Wyc Grousbeck is in it for parades, while John Henry just seeks pity

Wyc Grousbeck is in it for parades, while John Henry just seeks pity originally appeared on NBC Sports Boston

Depending on which sport's metaphors you prefer, this column will either be a layup or a can of corn.

The subject: Wyc Grousbeck vs. John Henry.

Both owners were in the news this week, but for very different reasons. Grousbeck's Celtics are just two wins from raising the franchise's 18th banner as they visit Dallas with a chance to sweep the NBA Finals. Henry's forever .500 Red Sox are in neutral after splitting with the abysmal White Sox, much closer to last place in the American League East than first at 33-33.

Both owners gave high-profile interviews to business reporters that laid out markedly different visions. Grousbeck told The Boston Globe's Shirley Leung that he's losing money and doesn't care, because he's doing it for "Celtic pride" in pursuit of another championship.

Henry, meanwhile, bemoaned his fans' high expectations in the pages of the Financial Times and addressed questions of whether he'd sell the team with the fiery and passionate declaration that, "We generally don't sell assets."

Put it on a T-shirt.

Nothing delineates the current state of the two franchises like the commitment levels of their respective owners. Grousbeck has taken both the long and short view with tremendous success over the last decade, first allowing Danny Ainge to turn the dying days of the New Big Three into the picks that became Jaylen Brown and Jayson Tatum, and then by surrounding his young stars with established talent, from Isaiah Thomas to Gordon Hayward to Al Horford to Kyrie Irving to Kemba Walker to Derrick White, Jrue Holiday and Kristaps Porzingis.

Doing so has come at considerable cost. The Celtics will probably owe $75 million in luxury tax payments next year, and per the brilliant Ryan Bernardoni, could conceivably be staring at a $300 million bill two years from now when Jayson Tatum's supermax extension kicks in if they keep the band together. Three. Hundred. MILLION.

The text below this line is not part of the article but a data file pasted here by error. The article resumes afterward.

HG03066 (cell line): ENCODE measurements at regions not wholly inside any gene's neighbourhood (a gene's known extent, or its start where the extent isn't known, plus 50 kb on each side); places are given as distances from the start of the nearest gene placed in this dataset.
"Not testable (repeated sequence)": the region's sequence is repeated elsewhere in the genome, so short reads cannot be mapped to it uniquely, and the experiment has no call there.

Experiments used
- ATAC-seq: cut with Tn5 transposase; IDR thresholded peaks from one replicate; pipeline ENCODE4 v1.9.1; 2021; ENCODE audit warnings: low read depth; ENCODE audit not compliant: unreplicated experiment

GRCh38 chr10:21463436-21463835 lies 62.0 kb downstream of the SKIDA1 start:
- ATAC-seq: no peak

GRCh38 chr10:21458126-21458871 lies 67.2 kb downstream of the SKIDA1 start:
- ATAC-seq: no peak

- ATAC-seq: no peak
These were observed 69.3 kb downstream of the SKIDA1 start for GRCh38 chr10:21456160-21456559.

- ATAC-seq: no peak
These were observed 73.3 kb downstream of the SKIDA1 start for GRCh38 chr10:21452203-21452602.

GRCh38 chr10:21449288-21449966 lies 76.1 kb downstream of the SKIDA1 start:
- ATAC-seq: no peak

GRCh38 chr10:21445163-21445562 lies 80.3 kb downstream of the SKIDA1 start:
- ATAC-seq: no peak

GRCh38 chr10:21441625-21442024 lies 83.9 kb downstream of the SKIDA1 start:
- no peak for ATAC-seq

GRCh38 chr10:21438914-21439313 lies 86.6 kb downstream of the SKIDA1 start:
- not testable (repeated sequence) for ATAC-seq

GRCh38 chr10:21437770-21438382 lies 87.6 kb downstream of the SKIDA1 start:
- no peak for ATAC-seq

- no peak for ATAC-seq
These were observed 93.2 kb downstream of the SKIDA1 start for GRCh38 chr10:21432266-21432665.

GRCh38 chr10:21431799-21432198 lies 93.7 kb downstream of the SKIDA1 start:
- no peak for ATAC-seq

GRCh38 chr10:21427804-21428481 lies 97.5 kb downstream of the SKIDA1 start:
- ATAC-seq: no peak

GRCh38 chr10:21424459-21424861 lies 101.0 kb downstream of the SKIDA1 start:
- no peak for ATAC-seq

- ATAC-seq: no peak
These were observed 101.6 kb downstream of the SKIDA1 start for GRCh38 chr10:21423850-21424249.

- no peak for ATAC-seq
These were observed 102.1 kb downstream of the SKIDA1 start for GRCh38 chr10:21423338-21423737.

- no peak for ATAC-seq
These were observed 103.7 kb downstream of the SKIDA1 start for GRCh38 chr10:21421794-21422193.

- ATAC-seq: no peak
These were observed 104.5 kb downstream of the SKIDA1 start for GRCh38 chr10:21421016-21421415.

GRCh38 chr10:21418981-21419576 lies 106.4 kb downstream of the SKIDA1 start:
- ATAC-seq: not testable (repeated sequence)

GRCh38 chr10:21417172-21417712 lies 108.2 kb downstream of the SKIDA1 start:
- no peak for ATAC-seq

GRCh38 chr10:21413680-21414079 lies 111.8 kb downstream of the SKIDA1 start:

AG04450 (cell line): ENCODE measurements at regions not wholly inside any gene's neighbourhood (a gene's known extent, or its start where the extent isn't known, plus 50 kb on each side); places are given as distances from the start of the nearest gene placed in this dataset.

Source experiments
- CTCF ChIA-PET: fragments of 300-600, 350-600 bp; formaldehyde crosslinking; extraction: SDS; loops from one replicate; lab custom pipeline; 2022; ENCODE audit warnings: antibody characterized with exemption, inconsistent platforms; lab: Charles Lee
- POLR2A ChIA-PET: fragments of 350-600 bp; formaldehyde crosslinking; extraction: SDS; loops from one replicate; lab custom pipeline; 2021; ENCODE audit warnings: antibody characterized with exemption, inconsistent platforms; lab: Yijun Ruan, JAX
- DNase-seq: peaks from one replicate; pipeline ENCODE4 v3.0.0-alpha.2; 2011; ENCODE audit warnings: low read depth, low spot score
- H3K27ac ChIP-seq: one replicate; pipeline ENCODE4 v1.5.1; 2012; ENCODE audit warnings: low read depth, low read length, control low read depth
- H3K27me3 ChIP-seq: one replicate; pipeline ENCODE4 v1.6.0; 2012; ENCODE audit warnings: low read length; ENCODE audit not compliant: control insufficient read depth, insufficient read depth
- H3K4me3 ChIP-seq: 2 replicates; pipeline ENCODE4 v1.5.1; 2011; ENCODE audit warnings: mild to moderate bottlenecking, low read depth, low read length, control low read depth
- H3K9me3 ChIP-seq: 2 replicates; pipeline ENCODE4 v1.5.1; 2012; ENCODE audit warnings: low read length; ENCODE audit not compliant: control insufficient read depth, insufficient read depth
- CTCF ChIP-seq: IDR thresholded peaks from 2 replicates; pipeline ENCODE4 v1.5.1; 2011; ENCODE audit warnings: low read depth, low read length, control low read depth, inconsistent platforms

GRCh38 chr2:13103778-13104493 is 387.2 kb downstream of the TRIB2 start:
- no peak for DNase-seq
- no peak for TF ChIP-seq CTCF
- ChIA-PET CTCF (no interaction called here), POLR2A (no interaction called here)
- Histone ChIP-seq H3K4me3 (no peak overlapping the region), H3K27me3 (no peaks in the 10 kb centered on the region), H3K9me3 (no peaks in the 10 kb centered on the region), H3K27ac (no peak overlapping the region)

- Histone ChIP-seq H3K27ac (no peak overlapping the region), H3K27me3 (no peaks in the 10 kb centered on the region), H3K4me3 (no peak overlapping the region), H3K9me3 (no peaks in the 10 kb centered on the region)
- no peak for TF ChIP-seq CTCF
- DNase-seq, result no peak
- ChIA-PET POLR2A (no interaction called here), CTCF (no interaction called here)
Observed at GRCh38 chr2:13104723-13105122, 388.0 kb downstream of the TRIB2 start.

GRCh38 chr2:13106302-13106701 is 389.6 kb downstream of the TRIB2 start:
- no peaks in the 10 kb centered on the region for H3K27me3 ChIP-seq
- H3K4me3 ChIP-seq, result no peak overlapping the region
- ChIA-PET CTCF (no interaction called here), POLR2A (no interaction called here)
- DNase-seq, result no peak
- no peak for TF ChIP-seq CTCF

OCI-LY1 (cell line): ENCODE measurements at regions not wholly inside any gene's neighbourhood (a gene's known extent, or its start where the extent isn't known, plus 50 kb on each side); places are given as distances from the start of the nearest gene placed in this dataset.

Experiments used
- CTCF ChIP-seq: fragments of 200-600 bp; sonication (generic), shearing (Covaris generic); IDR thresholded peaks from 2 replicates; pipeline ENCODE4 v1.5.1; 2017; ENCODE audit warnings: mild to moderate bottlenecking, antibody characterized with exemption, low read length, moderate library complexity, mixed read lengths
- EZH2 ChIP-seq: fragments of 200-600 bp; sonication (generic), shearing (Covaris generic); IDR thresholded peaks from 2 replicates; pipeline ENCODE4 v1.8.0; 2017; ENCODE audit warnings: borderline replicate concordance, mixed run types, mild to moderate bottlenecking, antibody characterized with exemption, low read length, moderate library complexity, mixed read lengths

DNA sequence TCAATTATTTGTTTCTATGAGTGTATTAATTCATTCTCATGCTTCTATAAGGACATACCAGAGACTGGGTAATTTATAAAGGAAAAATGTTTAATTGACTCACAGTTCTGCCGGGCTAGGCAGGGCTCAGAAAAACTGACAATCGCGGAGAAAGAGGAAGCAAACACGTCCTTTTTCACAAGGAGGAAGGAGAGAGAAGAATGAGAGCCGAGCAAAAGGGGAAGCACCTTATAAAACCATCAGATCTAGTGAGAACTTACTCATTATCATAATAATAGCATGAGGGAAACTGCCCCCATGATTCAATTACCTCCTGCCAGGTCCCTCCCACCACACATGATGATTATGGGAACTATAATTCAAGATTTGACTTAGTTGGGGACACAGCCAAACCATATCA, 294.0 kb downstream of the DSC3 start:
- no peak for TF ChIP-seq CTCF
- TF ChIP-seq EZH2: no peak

"We're fans who bought the team. We're doing this for love," Grousbeck told the Globe. "We're doing this for Celtic pride, and we're going to put everything we can into the team to win a banner, to win a championship."

Juxtapose that against Henry, who continues to perpetuate his seeming offense that "it's expensive to have baseball players," as he memorably muttered to boos at the team's 2023 Winter Weekend. In the FT interview, he criticized fans for becoming "easily ... frustrated" and not recognizing the simple math that winning it all is really just a 1-in-20 or 1-in-30 crapshoot.

The odds of winning the World Series can only be characterized as 1 in 30 if you're not trying. Over the last three decades, 21 of baseball's 30 champions have ranked in the top 10 of opening day payroll. Spending big guarantees nothing, as Steve Cohen's Mets have learned, but spending smartly, as the Red Sox did for the most part between 2004 and 2018, helped produce four champions. That's why fans are frustrated.

Henry went on to decry the "false belief ... that you should mortgage the future each year for the present," which is such a gross misreading of fan and media sentiment, it's hard to believe he owns a newspaper.

No one wants the Red Sox to trade Marcelo Mayer for a marginal upgrade, and not even the diehards blamed Henry for letting superstar rental Juan Soto join the Yankees this winter. Red Sox fans expect Henry to spend something while awaiting the next wave of prospects, however, and it's easy to envision the current club contending for a wild card with just a little more help this winter. Alas, it never came.

So let's take a moment to salute Grousbeck and his partners. When he solicited their investment two decades ago as part of his $360 million purchase, he told them not to focus on percentage returns.

"We will be paid in enjoyment," he said, per the Globe. "We will be paid in parades."

It's a sentiment John Henry used to preach, before ripping him became a layup, and the Red Sox turned into just another asset.